Editor's Plate: New Year's Resolutions For Both of Us

Jan. 14, 2013
Take this opportunity to set goals for the new year; I will.

Did you make any new year's resolutions this year? It's not an annual undertaking for me, but I've taken the opportunity here to make a handful for you. And at the end, maybe I'll make a few for myself and Food Processing.

  • Be more transparent. It's no accident I mention this first. That seemed like it could have been the solution to most of the crises we reported on last year. And with some big ones looming for 2013, you might want to get in some practice.

One big issue many of you will face in this new year is genetically engineered ingredients. Despite the failure of Proposition 37 on the California ballot last November, all indications are that GMOs will be a battleground this year. The California vote was close – 51.5 percent against to 48.5 in favor – and I think that's reflective of national thinking on this issue. This is an issue that's difficult for this magazine to take sides on. Most of our readers are bigger food companies that probably would oppose GMO labeling, but we have quite a few smaller processors who have built their companies on being all-natural. It's also hard to side with one consumer group over the other because, while it's true you can't please everybody, you don't want to polarize 48.5 percent of your customers, either. So we recommend: Communicate your position clearly and fairly, unemotionally. Wouldn't it be great if, following a year of healthy dialog on the subject, all sides could come to some consensus. I'm not holding my breath, but it's worth a try.

Dave Fusaro is the Editor in Chief of Food Processing magazine. You can email him at [email protected] or check out his .

  • Be more vigilant. After all the emphasis on food safety that I hear from everybody in this industry, it's surprising that something like a Sunland Inc. (the peanut butter maker) can occur. Indications are that the FDA found salmonella all over that plant, and even found evidence the company had shipped peanut butter that had a positive salmonella test. Make sure this could never happen at your company.
  • Fund your R&D department. Innovation has never stopped, but it did seem to slow just a bit during the recession. Then private label gained market share. This subject is polarizing, too, as much of our audience is contract manufacturers, and even the big brand firms do a significant amount of private label. But I still believe the real innovation, and certainly the home runs, comes from processors who are willing to experiment and who back their product development people with patience, support and funds. So encourage your lab coats to swing for the fences. By the way, we'll be sending out our annual R&D Survey next month, so please take the online survey.
  • Fund your capital spending. Some of those home runs you can manufacture on your current equipment and within your current walls. But, especially after a few years of cutting back and improving capacity utilization, maybe it's time to open up the checkbook and spend some on growth. Another by the way: We'll be reporting on capital spending budgets in our April issue.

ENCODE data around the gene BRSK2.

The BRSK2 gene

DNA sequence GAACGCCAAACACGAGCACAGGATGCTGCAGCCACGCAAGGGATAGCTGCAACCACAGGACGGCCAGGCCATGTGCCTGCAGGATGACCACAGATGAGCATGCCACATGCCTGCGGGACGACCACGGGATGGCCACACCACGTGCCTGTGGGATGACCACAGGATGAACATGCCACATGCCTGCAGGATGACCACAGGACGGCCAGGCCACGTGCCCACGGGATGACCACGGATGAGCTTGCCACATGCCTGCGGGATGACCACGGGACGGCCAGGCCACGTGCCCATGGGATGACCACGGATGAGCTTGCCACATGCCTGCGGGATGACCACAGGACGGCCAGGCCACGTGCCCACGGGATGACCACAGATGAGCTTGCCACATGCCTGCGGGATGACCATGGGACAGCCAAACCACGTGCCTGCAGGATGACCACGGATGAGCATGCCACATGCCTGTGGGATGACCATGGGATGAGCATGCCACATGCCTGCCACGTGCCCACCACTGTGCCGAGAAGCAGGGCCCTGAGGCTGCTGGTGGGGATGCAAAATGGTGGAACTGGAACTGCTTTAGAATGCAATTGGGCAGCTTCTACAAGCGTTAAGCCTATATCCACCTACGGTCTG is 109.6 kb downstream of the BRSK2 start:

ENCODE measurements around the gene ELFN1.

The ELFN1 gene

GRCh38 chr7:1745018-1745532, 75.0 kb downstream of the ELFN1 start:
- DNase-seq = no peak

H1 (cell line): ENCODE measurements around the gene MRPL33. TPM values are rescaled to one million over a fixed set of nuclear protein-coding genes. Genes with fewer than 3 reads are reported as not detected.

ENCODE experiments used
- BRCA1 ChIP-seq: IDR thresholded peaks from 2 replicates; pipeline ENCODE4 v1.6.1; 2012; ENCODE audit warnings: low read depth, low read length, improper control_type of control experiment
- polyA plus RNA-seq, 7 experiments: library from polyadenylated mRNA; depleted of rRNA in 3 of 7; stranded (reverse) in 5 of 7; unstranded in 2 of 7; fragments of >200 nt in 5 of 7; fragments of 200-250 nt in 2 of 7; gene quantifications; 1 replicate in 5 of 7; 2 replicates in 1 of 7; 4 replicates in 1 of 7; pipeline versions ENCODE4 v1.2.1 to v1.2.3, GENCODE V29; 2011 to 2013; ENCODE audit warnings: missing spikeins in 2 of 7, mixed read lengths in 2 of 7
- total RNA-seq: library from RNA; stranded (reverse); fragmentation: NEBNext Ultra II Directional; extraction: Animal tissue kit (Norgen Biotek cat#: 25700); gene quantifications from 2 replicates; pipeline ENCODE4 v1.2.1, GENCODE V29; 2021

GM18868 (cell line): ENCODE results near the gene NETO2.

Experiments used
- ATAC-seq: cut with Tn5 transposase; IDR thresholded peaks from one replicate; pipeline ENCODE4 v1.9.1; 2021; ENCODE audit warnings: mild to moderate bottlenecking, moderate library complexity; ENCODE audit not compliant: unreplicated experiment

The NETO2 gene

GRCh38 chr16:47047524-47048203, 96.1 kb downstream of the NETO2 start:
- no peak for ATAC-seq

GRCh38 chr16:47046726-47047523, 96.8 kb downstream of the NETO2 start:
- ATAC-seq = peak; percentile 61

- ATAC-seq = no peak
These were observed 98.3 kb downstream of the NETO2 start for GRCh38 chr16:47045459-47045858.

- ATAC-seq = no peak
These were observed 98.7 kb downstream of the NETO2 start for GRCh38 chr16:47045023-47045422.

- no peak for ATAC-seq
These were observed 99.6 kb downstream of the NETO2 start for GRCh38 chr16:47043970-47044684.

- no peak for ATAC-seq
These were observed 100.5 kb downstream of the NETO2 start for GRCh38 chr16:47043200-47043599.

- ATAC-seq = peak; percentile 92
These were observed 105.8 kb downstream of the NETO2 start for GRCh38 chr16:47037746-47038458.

• Create a generous refund policy. I'm partially stealing that idea from our Power Lunch guest columnist this month but it's something I've advocated for a while too. Attorney Thomas Hanrahan on calls it "a bulwark against consumer lawsuits ... Think of refunds as cheap insurance." I think of it as great way to cement a relationship with your customer. There are precious few instances when consumers initiate contact with you. They'll be flabbergasted when an expected fight turns into a pleasant dialog, in which you ask their opinions on other products of yours and even other issues.

We'll make some resolutions too.

  • We'll try harder to get you food processors involved in every story we do. I think we do a good job of it already, but we can do more. I hope you respond positively to our overtures.
  • We're budgeting to do more stories this year, including more shorter ones. We know your time is precious and there are plenty of trade magazines, so we want to be interesting and a quick read.
  • Speaking of our surveys, I vow to make all of them shorter, by at least one question each – more if possible. The stories they beget are where we can be a mirror of you, the food industry. As we say in a few of them, "Give us 5 minutes of your time and we'll give you the collective wisdom of your peers." So we'll be brief if you'll be responsive.
  • I promise to talk to more of you at shows. We spend a lot of time at trade shows collecting information from the exhibitors, equipment and ingredient vendors, but I feel I've missed opportunities to connect with you. So be kind to me if I approach you at a show this year. And why not visit us in our booth? We exhibit at most of the bigger shows.

Here's wishing 2013 is a happy new year for both of us.

This article originally appeared in the January 2013 issue of Food Processing Magazine.

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